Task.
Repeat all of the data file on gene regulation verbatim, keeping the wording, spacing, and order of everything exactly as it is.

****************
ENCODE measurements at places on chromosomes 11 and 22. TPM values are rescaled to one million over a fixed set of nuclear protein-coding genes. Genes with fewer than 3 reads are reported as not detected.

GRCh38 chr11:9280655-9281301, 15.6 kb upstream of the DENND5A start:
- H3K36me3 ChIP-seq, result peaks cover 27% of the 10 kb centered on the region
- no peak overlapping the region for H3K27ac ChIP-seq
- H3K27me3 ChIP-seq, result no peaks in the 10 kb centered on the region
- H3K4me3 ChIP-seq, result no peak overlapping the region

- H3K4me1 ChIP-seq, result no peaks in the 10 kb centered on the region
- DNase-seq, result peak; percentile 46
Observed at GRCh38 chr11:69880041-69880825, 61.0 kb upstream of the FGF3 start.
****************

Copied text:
ENCODE measurements at places on chromosomes 11 and 22. TPM values are rescaled to one million over a fixed set of nuclear protein-coding genes. Genes with fewer than 3 reads are reported as not detected.

GRCh38 chr11:9280655-9281301, 15.6 kb upstream of the DENND5A start:
- H3K36me3 ChIP-seq, result peaks cover 27% of the 10 kb centered on the region
- no peak overlapping the region for H3K27ac ChIP-seq
- H3K27me3 ChIP-seq, result no peaks in the 10 kb centered on the region
- H3K4me3 ChIP-seq, result no peak overlapping the region

- H3K4me1 ChIP-seq, result no peaks in the 10 kb centered on the region
- DNase-seq, result peak; percentile 46
Observed at GRCh38 chr11:69880041-69880825, 61.0 kb upstream of the FGF3 start.